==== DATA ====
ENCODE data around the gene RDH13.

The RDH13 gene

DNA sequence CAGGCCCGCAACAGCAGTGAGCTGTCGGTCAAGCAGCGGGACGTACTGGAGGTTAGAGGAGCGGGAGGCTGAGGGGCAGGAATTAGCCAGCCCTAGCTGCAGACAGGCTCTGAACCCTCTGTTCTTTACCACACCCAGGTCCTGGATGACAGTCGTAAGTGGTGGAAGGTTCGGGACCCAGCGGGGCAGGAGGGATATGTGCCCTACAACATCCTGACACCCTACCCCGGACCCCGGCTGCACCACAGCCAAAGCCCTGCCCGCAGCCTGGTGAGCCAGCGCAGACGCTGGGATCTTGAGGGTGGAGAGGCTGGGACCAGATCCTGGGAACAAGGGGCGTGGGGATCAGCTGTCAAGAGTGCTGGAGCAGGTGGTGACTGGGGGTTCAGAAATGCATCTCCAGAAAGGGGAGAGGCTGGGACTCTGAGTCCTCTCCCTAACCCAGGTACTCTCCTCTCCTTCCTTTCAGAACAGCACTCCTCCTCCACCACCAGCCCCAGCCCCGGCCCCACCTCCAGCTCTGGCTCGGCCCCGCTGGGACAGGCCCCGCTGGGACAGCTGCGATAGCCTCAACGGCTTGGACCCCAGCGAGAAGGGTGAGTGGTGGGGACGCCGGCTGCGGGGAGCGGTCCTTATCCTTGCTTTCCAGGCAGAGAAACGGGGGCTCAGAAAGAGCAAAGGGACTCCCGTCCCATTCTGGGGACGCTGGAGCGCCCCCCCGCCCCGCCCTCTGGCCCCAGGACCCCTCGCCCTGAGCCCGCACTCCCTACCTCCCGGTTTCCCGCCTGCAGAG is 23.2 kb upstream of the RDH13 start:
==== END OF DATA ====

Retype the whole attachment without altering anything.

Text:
ENCODE data around the gene RDH13.

The RDH13 gene

DNA sequence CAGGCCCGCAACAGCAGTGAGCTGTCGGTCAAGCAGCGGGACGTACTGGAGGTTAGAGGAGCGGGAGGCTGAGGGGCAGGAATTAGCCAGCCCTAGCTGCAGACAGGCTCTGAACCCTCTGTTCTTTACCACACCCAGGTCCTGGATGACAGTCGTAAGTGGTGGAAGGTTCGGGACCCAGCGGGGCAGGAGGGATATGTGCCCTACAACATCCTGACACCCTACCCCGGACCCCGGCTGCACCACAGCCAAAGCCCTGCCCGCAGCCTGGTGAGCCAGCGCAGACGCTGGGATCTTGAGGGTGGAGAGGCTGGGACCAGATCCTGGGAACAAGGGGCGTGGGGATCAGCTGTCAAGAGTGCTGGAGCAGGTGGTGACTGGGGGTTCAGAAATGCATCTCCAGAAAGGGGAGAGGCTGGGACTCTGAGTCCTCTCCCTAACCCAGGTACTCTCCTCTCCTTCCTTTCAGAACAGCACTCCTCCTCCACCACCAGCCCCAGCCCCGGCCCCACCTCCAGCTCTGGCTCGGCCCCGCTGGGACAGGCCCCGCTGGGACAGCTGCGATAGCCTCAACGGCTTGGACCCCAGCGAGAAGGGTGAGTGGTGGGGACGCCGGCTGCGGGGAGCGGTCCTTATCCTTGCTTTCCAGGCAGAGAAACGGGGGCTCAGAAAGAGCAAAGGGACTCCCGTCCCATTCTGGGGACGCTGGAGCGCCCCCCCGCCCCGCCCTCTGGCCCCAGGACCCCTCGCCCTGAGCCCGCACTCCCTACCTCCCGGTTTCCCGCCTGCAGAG is 23.2 kb upstream of the RDH13 start: